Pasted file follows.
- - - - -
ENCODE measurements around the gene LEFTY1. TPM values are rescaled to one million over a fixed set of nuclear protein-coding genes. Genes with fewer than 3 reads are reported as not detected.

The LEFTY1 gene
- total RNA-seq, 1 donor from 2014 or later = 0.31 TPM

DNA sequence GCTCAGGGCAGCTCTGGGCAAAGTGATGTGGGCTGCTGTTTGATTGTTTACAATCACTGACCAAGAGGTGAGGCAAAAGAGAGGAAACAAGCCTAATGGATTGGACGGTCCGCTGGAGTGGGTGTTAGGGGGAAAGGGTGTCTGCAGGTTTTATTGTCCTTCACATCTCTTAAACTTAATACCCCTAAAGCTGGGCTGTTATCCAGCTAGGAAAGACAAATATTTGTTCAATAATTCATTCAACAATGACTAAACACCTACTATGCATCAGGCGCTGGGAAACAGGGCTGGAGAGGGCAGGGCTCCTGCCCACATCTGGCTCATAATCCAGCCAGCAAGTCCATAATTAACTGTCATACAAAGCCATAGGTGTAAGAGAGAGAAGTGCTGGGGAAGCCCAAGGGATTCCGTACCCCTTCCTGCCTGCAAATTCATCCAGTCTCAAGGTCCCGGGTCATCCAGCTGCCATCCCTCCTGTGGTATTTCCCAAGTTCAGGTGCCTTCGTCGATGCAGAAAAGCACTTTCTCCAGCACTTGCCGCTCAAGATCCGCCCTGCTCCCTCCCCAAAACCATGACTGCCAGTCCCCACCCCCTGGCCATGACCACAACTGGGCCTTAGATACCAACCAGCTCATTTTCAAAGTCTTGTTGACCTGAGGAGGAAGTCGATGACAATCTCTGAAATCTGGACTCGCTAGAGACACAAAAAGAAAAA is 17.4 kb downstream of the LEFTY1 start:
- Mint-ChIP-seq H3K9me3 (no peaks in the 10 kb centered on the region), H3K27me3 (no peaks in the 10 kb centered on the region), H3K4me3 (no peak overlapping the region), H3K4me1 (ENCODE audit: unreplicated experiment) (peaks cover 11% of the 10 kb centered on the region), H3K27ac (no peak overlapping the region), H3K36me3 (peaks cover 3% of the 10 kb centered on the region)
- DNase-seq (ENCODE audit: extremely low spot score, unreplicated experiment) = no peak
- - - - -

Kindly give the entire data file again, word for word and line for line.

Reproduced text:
ENCODE measurements around the gene LEFTY1. TPM values are rescaled to one million over a fixed set of nuclear protein-coding genes. Genes with fewer than 3 reads are reported as not detected.

The LEFTY1 gene
- total RNA-seq, 1 donor from 2014 or later = 0.31 TPM

DNA sequence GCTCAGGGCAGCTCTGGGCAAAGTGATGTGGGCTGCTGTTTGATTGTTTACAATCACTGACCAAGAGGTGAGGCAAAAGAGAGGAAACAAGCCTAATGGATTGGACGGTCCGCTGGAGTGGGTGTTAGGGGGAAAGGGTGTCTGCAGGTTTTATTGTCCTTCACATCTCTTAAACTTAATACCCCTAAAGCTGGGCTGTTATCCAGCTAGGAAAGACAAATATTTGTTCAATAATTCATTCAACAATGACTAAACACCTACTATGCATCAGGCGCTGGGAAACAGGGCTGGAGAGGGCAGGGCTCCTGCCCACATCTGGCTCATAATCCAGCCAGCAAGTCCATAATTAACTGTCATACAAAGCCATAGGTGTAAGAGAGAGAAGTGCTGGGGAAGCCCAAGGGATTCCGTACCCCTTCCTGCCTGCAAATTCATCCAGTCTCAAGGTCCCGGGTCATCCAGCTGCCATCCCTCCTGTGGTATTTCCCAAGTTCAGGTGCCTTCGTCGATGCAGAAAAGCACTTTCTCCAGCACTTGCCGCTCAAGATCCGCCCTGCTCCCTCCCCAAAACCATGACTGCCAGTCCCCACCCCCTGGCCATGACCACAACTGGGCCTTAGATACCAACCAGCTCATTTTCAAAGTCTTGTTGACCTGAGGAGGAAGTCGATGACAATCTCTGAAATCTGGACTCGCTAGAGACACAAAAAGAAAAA is 17.4 kb downstream of the LEFTY1 start:
- Mint-ChIP-seq H3K9me3 (no peaks in the 10 kb centered on the region), H3K27me3 (no peaks in the 10 kb centered on the region), H3K4me3 (no peak overlapping the region), H3K4me1 (ENCODE audit: unreplicated experiment) (peaks cover 11% of the 10 kb centered on the region), H3K27ac (no peak overlapping the region), H3K36me3 (peaks cover 3% of the 10 kb centered on the region)
- DNase-seq (ENCODE audit: extremely low spot score, unreplicated experiment) = no peak